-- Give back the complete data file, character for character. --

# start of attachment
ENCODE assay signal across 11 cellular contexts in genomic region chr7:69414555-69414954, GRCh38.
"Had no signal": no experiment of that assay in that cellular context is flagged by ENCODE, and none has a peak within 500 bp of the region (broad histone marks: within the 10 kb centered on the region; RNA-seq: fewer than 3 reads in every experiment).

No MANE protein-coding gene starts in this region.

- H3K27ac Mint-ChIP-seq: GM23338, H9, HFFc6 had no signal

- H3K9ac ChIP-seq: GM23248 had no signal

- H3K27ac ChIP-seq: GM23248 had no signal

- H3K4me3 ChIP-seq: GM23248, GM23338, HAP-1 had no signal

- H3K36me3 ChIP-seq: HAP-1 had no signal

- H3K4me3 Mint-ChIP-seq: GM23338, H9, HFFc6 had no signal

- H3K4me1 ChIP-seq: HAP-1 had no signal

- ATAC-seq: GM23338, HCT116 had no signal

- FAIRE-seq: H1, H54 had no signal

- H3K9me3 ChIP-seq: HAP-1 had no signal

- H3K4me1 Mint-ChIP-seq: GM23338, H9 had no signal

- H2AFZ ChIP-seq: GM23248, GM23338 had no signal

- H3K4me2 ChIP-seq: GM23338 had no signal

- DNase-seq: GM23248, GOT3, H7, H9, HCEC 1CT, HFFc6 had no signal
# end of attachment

ENCODE assay signal across 11 cellular contexts in genomic region chr7:69414555-69414954, GRCh38.
"Had no signal": no experiment of that assay in that cellular context is flagged by ENCODE, and none has a peak within 500 bp of the region (broad histone marks: within the 10 kb centered on the region; RNA-seq: fewer than 3 reads in every experiment).

No MANE protein-coding gene starts in this region.

- H3K27ac Mint-ChIP-seq: GM23338, H9, HFFc6 had no signal

- H3K9ac ChIP-seq: GM23248 had no signal

- H3K27ac ChIP-seq: GM23248 had no signal

- H3K4me3 ChIP-seq: GM23248, GM23338, HAP-1 had no signal

- H3K36me3 ChIP-seq: HAP-1 had no signal

- H3K4me3 Mint-ChIP-seq: GM23338, H9, HFFc6 had no signal

- H3K4me1 ChIP-seq: HAP-1 had no signal

- ATAC-seq: GM23338, HCT116 had no signal

- FAIRE-seq: H1, H54 had no signal

- H3K9me3 ChIP-seq: HAP-1 had no signal

- H3K4me1 Mint-ChIP-seq: GM23338, H9 had no signal

- H2AFZ ChIP-seq: GM23248, GM23338 had no signal

- H3K4me2 ChIP-seq: GM23338 had no signal

- DNase-seq: GM23248, GOT3, H7, H9, HCEC 1CT, HFFc6 had no signal